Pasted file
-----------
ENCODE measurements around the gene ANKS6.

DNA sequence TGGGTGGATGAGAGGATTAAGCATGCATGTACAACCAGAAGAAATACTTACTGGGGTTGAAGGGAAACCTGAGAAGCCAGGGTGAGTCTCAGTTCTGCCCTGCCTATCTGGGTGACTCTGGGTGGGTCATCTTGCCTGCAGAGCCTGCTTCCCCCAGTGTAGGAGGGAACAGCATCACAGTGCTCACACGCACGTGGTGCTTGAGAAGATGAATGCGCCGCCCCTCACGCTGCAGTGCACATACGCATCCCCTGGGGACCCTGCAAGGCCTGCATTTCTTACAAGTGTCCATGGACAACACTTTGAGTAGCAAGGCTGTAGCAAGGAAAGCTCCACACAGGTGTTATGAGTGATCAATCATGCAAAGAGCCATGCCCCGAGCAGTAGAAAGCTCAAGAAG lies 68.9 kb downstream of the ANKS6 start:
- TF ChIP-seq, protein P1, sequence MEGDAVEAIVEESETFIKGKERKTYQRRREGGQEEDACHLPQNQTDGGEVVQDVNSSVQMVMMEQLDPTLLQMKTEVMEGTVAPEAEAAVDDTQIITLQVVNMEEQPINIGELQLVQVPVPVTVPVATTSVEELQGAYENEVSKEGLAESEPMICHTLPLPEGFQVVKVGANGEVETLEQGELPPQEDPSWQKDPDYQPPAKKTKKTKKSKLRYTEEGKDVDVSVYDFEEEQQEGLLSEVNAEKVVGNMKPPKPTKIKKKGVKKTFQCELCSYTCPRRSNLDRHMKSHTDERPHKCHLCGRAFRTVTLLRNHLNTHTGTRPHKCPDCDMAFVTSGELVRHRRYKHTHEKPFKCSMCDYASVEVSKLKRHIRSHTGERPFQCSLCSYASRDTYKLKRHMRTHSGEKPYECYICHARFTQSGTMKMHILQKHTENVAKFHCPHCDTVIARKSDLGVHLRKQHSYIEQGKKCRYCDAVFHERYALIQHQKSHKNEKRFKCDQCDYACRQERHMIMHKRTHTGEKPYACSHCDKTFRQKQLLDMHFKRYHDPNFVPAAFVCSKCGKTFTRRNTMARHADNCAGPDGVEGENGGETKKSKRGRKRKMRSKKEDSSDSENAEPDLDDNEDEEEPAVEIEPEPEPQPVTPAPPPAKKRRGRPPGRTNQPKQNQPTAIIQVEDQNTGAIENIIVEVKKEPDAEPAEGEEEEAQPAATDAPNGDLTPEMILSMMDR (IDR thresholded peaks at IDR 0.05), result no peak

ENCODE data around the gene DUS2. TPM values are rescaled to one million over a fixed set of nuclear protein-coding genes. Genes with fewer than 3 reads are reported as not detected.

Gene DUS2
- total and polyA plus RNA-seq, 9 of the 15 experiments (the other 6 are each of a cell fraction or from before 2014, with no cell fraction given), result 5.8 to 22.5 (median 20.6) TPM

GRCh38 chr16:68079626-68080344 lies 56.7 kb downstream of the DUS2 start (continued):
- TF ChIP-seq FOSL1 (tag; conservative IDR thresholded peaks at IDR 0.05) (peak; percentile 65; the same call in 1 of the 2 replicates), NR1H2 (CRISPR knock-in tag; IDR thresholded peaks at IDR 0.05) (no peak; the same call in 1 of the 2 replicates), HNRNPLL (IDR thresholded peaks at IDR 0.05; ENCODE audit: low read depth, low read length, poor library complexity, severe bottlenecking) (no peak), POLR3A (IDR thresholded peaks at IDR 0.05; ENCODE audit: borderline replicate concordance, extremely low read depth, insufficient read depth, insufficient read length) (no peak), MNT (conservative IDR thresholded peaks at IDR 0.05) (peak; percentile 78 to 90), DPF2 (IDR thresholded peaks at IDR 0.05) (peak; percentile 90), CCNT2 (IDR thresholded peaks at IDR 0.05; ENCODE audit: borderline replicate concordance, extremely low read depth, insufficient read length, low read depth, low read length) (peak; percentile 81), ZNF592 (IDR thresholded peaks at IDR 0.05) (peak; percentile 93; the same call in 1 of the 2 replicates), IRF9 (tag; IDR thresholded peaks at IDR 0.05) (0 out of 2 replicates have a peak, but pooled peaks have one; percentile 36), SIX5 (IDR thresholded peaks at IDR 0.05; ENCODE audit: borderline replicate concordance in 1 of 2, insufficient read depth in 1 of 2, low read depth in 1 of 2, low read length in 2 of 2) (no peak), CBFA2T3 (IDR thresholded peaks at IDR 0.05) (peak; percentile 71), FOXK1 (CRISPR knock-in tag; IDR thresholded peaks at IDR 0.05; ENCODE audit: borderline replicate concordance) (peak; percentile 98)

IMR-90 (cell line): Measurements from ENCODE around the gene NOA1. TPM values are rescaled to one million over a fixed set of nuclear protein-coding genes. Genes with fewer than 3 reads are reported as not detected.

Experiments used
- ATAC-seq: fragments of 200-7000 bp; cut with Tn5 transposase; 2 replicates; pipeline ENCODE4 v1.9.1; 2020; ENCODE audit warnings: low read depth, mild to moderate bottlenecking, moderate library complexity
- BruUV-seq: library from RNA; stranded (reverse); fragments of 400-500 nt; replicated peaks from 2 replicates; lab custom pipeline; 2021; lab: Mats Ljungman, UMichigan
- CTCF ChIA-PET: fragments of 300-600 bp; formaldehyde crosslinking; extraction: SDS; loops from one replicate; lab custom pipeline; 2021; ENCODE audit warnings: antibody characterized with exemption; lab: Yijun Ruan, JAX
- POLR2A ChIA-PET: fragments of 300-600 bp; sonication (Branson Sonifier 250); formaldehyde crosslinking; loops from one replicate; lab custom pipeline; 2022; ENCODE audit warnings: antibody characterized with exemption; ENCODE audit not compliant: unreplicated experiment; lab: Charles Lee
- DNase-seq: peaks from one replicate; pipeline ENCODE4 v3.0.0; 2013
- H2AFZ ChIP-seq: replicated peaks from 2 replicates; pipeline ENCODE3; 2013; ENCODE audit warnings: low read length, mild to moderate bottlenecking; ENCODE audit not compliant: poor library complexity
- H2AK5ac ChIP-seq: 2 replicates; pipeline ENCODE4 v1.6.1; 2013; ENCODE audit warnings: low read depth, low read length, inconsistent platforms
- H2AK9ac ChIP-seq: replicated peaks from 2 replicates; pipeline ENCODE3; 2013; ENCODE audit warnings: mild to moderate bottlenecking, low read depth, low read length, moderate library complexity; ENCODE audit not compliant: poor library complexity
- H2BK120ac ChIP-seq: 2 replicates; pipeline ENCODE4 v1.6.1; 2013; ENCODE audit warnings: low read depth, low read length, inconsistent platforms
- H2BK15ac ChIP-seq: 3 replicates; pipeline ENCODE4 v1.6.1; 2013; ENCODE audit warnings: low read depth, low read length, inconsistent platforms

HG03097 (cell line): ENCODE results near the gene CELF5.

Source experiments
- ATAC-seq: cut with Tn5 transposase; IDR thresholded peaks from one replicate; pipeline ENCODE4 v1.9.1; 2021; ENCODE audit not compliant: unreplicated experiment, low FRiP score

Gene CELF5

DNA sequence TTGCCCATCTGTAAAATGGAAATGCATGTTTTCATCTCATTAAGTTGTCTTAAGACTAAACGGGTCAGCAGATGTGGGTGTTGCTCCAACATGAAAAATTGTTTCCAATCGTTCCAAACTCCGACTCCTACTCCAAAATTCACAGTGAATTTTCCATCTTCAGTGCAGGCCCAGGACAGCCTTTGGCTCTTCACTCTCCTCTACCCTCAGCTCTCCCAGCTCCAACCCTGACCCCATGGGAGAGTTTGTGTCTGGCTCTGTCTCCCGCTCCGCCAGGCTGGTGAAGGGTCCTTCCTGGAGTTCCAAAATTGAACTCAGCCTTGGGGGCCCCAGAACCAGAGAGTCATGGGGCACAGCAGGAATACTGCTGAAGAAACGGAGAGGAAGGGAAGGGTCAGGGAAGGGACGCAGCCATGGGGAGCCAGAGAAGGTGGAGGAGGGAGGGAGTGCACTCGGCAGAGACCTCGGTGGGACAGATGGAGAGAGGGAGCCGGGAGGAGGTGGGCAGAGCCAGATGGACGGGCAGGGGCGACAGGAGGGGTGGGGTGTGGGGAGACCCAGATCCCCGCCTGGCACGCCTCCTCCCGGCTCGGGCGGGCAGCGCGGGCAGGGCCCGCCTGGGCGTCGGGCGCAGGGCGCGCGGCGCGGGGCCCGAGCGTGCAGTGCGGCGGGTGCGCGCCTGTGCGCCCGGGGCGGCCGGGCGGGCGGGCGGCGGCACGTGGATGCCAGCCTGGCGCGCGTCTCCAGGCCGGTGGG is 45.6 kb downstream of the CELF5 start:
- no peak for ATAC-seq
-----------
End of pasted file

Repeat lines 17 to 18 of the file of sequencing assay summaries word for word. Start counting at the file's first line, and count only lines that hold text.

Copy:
- H2AK5ac ChIP-seq: 2 replicates; pipeline ENCODE4 v1.6.1; 2013; ENCODE audit warnings: low read depth, low read length, inconsistent platforms
- H2AK9ac ChIP-seq: replicated peaks from 2 replicates; pipeline ENCODE3; 2013; ENCODE audit warnings: mild to moderate bottlenecking, low read depth, low read length, moderate library complexity; ENCODE audit not compliant: poor library complexity